We're sorry that's happened to you. Unfortunately, about 4 out of 10 US cardholders report having had the same nerve-wracking experience as you. Identity theft and credit card fraud have been on the rise in recent years, thanks to the growing horde of hackers who are smarter and more capable than ever. All hope is not lost, though. With time and patience—and the steps below—you can secure your accounts and credit information, and get back your peace of mind.
Step 1. Call the Credit Card Company
This is the very first step to take (so kudos on acting quickly). In some cases, your liability for fraudulent charges depends on how soon you report them to the bank. Besides that, the sooner you notify the bank, the quicker they can start working on your case and getting this resolved.
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During the investigation, the credit card company will usually reverse the charges (so you won't have to pay for some stranger's $5000 shopping spree on your billing statement). They should also issue you a new card (with a new account number) and close the old one so further fraudulent charges can't be made to it.
When you get your new card, remember to update any accounts where the card is used for automatic or recurring billing.
This process should only take a couple of days (sometimes just one day waiting for the new card), but in some cases it could take a month to resolve.
Step 2. Monitor Your Credit Card Accounts
In most cases, putting a stop to the charges and getting a new account number are all you need to do, but you should also monitor all your credit card accounts just in case this is more than just a singular event or a sign of even more damaging identity theft.
To monitor your accounts, you just need to keep an eye on your statements or regularly check recent activity. Be especially on the lookout for even small charges. Fraudsters know that amounts under $10—like the recent $9.84 scam —often go unnoticed.
There are also other easy ways to stay vigilant, long after your credit card fraud case is resolved:
- Set up activity alerts on your accounts. Most bank and credit card online accounts let you set text or email alerts for all kinds of activity, such as charges over a certain limit. Use free financial tracking apps. Previously mentioned BillGuard watches for charges flagged by other BillGuard members, and notifies you if your card(s) have similar ones; it also now tracks your finances, Mint-like. Speaking of Mint, the financial tracking app can also alert you to unusual activity on your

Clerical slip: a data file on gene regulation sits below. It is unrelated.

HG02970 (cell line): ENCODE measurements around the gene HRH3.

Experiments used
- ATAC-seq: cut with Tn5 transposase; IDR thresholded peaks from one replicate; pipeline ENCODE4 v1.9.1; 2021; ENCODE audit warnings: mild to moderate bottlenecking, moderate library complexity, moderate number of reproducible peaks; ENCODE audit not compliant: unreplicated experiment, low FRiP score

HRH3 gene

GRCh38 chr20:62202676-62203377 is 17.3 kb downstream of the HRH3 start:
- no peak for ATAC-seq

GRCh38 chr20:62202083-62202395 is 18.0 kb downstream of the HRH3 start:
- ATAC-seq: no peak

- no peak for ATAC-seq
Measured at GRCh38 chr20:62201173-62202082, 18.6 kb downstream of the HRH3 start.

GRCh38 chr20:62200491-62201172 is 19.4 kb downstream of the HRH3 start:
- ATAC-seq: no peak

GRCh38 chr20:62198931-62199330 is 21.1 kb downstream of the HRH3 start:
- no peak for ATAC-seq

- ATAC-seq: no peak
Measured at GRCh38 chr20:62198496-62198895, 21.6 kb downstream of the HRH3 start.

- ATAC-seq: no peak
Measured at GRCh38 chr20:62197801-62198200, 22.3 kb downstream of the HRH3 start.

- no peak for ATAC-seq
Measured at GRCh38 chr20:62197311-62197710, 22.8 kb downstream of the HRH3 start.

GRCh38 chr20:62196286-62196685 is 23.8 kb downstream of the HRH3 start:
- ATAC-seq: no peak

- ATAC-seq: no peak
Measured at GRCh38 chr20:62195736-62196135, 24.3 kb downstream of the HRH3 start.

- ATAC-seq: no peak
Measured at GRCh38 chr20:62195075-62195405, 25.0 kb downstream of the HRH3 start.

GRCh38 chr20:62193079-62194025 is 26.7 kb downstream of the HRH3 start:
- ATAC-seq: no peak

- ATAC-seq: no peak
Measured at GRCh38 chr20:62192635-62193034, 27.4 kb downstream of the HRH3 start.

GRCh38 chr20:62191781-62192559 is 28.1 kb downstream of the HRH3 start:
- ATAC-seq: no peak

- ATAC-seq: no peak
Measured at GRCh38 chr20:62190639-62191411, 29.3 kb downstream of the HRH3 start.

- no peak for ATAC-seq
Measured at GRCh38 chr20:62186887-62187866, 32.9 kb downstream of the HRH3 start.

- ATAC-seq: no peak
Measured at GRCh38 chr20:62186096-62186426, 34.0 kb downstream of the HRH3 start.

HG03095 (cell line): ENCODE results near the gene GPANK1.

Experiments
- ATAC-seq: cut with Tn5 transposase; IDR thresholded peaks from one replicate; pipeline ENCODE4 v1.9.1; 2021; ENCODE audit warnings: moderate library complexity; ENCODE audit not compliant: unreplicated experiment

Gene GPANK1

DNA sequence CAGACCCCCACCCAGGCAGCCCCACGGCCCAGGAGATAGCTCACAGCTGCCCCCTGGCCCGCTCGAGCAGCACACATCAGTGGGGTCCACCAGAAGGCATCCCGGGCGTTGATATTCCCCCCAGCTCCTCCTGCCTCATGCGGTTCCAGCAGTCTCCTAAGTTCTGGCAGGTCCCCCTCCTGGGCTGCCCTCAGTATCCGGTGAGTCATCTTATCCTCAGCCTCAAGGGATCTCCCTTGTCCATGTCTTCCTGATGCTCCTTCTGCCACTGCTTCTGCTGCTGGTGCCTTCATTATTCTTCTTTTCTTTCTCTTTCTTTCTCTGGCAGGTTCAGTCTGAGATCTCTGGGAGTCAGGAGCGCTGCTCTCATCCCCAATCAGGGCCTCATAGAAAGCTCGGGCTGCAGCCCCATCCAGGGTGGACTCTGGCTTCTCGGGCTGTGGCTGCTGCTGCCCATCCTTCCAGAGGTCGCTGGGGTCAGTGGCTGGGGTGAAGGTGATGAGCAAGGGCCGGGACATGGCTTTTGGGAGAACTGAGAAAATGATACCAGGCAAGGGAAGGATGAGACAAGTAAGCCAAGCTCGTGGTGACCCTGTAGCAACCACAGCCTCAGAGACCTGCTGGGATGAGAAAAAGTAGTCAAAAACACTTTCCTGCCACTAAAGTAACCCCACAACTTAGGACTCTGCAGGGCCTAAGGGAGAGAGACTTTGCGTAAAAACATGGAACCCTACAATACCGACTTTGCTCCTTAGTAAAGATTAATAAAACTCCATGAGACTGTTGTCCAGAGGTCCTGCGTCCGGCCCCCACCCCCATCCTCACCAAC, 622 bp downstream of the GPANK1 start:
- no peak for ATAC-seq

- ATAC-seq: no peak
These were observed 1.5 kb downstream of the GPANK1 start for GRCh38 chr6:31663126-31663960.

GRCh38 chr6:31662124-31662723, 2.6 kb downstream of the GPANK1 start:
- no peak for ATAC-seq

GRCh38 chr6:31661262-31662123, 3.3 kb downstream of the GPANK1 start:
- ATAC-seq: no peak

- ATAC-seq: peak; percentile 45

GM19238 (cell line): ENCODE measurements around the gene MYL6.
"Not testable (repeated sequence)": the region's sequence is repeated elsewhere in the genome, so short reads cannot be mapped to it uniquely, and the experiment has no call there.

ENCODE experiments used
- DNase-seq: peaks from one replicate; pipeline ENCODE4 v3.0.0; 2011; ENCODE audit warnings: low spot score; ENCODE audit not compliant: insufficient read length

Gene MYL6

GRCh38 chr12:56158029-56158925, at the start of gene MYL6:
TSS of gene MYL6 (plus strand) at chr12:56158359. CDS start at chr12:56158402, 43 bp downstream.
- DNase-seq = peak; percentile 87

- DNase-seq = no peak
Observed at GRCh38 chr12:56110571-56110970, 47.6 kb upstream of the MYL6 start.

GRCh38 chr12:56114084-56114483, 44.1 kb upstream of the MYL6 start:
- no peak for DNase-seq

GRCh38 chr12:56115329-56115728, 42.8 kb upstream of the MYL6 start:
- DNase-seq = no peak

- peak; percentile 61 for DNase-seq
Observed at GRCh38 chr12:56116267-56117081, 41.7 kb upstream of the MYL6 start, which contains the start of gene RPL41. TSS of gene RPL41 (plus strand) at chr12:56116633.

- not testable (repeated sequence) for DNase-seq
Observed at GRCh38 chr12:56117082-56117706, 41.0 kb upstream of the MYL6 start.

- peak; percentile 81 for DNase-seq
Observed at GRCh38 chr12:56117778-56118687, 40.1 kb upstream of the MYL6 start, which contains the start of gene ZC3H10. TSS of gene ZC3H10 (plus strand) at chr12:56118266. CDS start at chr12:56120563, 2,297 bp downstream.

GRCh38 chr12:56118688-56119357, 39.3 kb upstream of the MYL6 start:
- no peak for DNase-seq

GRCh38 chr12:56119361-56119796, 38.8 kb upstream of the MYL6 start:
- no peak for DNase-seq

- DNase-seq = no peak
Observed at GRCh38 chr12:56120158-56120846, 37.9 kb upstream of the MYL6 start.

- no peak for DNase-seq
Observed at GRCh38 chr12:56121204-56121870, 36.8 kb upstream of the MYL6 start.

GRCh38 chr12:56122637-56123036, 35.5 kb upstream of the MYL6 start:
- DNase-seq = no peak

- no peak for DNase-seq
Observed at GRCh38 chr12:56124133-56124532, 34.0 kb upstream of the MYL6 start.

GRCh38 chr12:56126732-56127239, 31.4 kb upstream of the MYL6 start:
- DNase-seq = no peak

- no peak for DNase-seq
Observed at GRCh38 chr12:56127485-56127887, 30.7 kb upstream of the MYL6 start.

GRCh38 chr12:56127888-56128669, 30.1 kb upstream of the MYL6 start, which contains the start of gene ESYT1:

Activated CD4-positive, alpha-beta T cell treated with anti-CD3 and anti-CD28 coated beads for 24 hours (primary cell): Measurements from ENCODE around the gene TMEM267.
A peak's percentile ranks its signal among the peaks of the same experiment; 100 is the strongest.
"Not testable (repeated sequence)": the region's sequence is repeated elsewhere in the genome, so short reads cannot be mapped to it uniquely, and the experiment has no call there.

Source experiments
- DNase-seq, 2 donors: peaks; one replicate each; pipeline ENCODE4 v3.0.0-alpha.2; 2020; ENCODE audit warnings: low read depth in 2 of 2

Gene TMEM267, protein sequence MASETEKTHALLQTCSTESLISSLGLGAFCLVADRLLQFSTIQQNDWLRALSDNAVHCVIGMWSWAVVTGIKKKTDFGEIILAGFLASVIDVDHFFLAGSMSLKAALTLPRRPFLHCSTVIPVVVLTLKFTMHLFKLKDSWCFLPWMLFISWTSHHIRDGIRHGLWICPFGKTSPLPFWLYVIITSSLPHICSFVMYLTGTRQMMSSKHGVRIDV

accounts. If you usually only spend $50 a week on shopping, for example, Mint will let you know if a charge greatly exceeds that. (If you're—understandably—concerned about security for these credit card and bank tracking services, know that both use bank-level encryption and only have read-access to your account activity, so money transfers and changes to your account aren't possible even if someone could hack into one of those accounts.) Use free credit monitoring services. Previously mentioned Credit Karma and Credit Sesame keep an eye on not just your credit score, but also new credit inquiries and balance changes. (Credit Sesame's report is from Experian, while Credit Karma provides scores from TransUnion.)
Step 3. Know the Signs of Bigger Identity Theft—and What to Do If Someone's Stolen Your Identity
Fraudulent charges on your credit card don't necessarily mean a data thief also has access to other personal information that could do more damage, like drawing down your bank account or social security fraud, but it still pays to know how identity theft works so you don't end up with even bigger issues.
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Even more debilitating identity theft happens when someone uses your personal information (which can include your credit card number) to not just make charges, but also perhaps open other financial accounts, get government documents, and/or otherwise impersonate you for their benefit. It's even less funny than the Jason Bateman movie Identity Thief and can be terribly expensive and trying to repair.
(If there's any silver lining to your credit card fraud experience, it may be that kick in the butt to check if any of your other information is compromised. According to Daily Finance. most people don't spot identity theft on their own; most of the time, financial institutions notify the victims. 20 percent of people do find it after spotting fraudulent charges on their statements, but only 8 percent of other identity theft victims discover the fraud themselves.)
Besides suspicious credit card charges, identity theft red flags include: withdrawals from your bank account that don't make sense, applications for credit or other accounts being turned down, collection notices for debts that aren't yours, and unfamiliar accounts on your credit report (which you can check for free every year at annualcreditreport.com ). See a whole list of red flags at the Identity Theft Resource Center .
If you suspect you might be a victim of identity theft, in addition to contacting your credit card about fraudulent charges and monitoring your credit card and bank accounts, you should take action to correct the problems immediately :
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